It’s likely that for many millions of people, the Amazonian tea ayahuasca first entered their consciousness thanks to Prince Harry. In “Spare,” his bestselling memoir, he shares that he had some reality-bending experiences with the jungle brew, as well as magic mushrooms. “They didn’t simply allow me to escape reality for a while, they let me redefine reality,” he wrote. Any reader looking for telling details about his mystical experiences with ayahuasca will be disappointed, however. Those descriptions are brief. He spends more pages talking about eating mushroom chocolates at a party – a “delightful trip,” as he recalls.
But it seems that Prince Harry’s main intention is to advocate for the potential of psychedelics to support healing. On 60 Minutes, Prince Harry told Anderson Cooper that psychedelics can work as a medicine for those suffering from grief. Referring to his own trauma after the death of his mother, Princess Diana, he says, “For me, they cleared the windscreen, the windshield, the misery of loss.”
Not so Prince Charming. Unfortunately, that hasn’t stopped the backlash. While most celebrity psychedelic confessions escape public admonishment, Prince Harry has faced harsh criticism from the UK press. The Daily Mail, in particular, has sunk its tabloid teeth into Prince Harry, not-so-subtly framing him as a reckless law-breaker who “STILL smoked drugs” at age 36. One barbed headline speculates, “Are psychedelic drugs to blame for Prince Harry’s blistering attack on the royals?”
Another Daily Mail headline declares, “Medical outrage at Harry for claiming psychedelics like ayahuasca have any medicinal effect for grieving relatives as experts accuse Prince of ‘trying to justify drug-taking with flimsy notions of therapeutic value.’” That’s some click bait. But those who read on will find that the article itself takes a different tack. Most of the medical experts quoted cautiously considered psychedelics’ potential benefits, and one was outright optimistic. Only one physician expressed “medical outrage,” the source of the headline’s quoted accusation.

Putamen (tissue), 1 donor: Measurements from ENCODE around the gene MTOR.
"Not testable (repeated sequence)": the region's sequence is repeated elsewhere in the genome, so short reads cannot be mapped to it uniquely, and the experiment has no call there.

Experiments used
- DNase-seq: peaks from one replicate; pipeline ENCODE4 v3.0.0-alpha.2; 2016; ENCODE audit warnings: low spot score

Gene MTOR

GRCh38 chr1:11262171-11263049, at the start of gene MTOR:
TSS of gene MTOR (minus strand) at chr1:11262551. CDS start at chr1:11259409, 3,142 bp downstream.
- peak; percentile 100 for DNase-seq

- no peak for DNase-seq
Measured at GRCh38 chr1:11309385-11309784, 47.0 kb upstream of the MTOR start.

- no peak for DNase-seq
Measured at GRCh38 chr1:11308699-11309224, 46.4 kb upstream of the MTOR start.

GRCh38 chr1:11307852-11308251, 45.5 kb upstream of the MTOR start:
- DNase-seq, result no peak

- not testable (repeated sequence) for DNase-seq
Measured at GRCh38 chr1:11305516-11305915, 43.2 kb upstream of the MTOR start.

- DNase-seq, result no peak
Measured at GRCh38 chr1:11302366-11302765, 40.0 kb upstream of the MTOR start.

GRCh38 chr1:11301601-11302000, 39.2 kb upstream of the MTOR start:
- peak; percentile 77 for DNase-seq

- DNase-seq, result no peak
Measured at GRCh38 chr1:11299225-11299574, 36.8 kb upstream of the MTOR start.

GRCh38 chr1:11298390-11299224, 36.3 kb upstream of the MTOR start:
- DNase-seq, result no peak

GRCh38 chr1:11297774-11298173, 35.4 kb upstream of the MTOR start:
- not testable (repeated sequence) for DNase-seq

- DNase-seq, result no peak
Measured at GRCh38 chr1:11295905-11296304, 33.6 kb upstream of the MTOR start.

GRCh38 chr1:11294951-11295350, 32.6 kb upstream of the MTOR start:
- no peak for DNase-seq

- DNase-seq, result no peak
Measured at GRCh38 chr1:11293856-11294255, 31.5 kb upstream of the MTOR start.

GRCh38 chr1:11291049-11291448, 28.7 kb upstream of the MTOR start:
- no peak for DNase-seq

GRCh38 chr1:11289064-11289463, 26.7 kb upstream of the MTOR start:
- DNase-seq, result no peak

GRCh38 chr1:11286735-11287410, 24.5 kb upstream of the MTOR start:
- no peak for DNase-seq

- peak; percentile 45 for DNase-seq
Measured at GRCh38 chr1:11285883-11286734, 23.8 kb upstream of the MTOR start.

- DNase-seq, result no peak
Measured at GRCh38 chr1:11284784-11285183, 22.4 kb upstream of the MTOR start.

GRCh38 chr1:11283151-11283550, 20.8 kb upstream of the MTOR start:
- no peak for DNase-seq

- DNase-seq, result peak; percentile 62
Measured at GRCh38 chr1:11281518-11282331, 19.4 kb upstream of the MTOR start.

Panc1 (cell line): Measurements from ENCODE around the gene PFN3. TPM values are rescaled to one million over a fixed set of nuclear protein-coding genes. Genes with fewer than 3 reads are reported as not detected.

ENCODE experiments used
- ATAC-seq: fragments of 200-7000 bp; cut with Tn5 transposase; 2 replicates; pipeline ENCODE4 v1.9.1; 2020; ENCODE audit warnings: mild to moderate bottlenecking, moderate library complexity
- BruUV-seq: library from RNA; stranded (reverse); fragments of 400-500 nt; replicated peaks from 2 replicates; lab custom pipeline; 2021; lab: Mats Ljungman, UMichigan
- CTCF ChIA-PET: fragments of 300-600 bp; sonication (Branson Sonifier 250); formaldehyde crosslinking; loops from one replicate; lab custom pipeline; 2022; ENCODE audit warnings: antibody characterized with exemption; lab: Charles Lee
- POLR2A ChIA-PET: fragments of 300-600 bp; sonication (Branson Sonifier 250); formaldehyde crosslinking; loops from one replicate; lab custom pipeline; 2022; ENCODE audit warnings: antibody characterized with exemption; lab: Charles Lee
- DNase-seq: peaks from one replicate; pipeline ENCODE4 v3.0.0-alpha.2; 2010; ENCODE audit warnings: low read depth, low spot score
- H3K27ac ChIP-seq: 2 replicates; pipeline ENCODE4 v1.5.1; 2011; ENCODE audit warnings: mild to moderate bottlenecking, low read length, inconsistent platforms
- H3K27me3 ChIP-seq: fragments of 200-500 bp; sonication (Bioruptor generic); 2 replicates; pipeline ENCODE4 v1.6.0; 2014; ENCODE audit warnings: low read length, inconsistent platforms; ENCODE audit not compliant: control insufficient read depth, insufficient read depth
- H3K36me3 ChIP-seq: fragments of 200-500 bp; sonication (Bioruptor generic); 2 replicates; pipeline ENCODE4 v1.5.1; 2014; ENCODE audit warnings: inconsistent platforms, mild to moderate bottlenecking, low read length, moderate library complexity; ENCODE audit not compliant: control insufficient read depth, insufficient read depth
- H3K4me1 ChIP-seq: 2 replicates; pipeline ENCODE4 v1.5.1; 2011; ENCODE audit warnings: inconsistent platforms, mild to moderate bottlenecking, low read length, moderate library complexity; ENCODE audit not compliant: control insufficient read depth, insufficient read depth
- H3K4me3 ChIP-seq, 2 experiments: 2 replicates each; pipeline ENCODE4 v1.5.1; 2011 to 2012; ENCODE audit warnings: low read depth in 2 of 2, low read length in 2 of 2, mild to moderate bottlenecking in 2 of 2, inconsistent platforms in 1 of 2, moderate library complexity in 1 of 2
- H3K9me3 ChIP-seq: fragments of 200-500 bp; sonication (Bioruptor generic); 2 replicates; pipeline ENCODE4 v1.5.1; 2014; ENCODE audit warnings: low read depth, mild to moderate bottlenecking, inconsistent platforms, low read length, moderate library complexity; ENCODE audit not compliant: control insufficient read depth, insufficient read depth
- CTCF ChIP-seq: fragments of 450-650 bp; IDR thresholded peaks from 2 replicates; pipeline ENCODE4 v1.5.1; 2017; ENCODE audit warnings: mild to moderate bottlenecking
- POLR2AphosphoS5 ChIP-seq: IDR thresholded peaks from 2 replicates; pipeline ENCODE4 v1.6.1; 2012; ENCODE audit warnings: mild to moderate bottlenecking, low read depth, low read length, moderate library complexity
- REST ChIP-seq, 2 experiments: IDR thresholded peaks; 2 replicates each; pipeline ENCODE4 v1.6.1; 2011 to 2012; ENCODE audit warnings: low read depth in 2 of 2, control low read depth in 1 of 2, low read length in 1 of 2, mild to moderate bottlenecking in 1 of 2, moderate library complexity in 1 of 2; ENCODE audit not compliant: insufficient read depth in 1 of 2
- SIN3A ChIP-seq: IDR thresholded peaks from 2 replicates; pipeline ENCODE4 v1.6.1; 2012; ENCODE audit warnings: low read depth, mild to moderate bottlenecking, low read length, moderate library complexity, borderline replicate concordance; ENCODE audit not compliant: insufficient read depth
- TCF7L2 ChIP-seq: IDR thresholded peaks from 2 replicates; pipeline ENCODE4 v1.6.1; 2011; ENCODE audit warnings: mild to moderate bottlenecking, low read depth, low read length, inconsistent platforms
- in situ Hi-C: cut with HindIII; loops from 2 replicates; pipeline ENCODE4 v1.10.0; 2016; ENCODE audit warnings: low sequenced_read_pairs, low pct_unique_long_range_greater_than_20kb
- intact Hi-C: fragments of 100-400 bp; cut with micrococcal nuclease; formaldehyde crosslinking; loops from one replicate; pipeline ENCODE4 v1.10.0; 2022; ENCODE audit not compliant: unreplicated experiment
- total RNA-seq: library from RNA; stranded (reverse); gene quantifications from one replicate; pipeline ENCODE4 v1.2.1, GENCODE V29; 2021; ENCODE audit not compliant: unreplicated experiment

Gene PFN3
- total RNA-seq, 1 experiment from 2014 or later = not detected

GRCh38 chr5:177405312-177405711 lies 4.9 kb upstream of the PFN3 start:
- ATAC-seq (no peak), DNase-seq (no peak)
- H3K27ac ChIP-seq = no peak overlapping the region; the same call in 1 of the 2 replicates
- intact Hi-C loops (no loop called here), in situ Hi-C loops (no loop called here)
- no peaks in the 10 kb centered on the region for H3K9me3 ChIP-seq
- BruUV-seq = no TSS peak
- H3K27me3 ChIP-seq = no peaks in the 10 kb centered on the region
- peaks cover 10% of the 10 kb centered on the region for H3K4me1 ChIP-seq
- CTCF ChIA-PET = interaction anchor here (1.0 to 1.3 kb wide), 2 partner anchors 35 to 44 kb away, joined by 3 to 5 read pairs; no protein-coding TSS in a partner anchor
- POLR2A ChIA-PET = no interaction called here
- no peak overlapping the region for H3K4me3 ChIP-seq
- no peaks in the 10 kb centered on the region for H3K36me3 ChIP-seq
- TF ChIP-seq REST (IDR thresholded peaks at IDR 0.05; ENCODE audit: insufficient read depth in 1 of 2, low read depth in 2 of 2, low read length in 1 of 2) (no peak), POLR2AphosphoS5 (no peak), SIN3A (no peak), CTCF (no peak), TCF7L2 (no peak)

Piling on, Conservative Parliament members have branded Prince Harry’s words as “incoherent psychobabble” and “massively irresponsible” in their supposed promotion of drug use, a sentiment echoed by a Dorset police commissioner as well. Some American conservatives, too, would like to see an example made of the “disgraced prince” of the UK.
No regrets. Prince Harry may have been attempting to shield himself from such criticisms with his circumspect statement on 60 Minutes: “I would never recommend people do this recreationally.” But in his memoir there is no hint of regret during his fond remembrance of eating mushrooms with friends. You can sense him smiling as he regales the reader with charming vignettes, like his brief chat with a garbage can that left him giggling, and being promised by the moon that the year ahead would bring “something special.”
The controversial royal must have realized that any admission of use, no matter how he qualified it for public consumption, would invite a downpour of criticism from certain camps. But he did it anyway. Perhaps he was aware that a majority of UK citizens, across age and demographics, support the relaxation of restrictions on psychedelic research – and he wanted to lend the movement more momentum. While it doesn’t seem like he’s yet to change any minds in parliament, his honesty may usher in even more support for psychedelic research among the general public.
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Featured Image: Nicki Adams using adapted photo by Raph PH